I want to be able to detect if a certain device with a given MAC address is on the network, without requiring that the testing device's interface has an IP address at all. One way I could do it is by sending a DHCP discovery packet and checking the MAC address of the DHCP server, although this is limited to discovering the DHCP server only. I also looked up protocols like LLDP, but it seems like that requires a daemon running on the device being probed to respond to the messages.

I have used arping in the past to use ARP messages (so layer 2 only) to 'ping' an IP address, but this still requires an IP address assigned to the interface. I need some kind of l2ping, which pings a MAC address and sees if it gets a response.

2 Answers 2


It looks like arping can test if a host is ARP-reachable without requiring the interface to have an IP address. The only downside is that you need to know the destination host's IP address in the first place, but this is fine for my uses since any host that is being tested in this way has a static IP address anyway.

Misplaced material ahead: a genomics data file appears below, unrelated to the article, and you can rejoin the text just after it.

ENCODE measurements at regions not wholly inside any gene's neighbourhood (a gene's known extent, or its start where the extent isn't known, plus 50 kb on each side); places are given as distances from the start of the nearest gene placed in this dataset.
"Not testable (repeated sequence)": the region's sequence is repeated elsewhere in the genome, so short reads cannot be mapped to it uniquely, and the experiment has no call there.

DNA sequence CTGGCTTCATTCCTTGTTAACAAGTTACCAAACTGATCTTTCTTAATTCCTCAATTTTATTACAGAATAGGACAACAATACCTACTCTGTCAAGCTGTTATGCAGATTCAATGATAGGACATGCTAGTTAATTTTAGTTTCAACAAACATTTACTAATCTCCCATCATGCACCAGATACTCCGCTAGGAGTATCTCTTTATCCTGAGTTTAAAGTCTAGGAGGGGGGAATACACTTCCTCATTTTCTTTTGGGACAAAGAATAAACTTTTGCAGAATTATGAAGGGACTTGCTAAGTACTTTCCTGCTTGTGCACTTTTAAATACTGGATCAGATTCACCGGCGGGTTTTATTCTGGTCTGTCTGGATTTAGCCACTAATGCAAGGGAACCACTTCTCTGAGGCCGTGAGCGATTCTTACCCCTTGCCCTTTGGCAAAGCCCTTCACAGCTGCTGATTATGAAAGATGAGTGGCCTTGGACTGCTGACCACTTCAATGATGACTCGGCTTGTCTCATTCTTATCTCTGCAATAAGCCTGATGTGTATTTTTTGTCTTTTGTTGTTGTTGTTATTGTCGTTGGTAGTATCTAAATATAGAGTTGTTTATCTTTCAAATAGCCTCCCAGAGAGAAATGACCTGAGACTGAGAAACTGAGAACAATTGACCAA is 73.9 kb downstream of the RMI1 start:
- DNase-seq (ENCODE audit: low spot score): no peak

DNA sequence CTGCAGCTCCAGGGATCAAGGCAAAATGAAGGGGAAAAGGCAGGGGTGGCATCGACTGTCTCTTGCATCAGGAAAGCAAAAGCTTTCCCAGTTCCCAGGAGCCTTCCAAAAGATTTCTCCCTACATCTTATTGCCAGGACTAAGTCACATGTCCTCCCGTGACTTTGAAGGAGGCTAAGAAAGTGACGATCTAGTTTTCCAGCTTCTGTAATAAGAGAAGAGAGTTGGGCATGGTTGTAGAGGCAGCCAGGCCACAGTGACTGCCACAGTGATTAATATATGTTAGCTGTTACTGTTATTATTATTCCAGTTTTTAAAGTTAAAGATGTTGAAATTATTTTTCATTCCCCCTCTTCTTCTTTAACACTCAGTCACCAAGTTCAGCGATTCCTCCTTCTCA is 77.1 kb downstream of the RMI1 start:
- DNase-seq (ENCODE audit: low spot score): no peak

With the version of arping in iputils, the following command works:

arping -D -I <iface> <addr>

Obviously the network interface needs to have a link (ip link set <iface> up) but it doesn't need an IP address.


If it doesn't have an IP it's not on your network, so you can't reach it.

All you can do is limit the access to the network itself by setting a MAC whitelist that grants permissions(classic hotspot way).

AFAIK, obviously.

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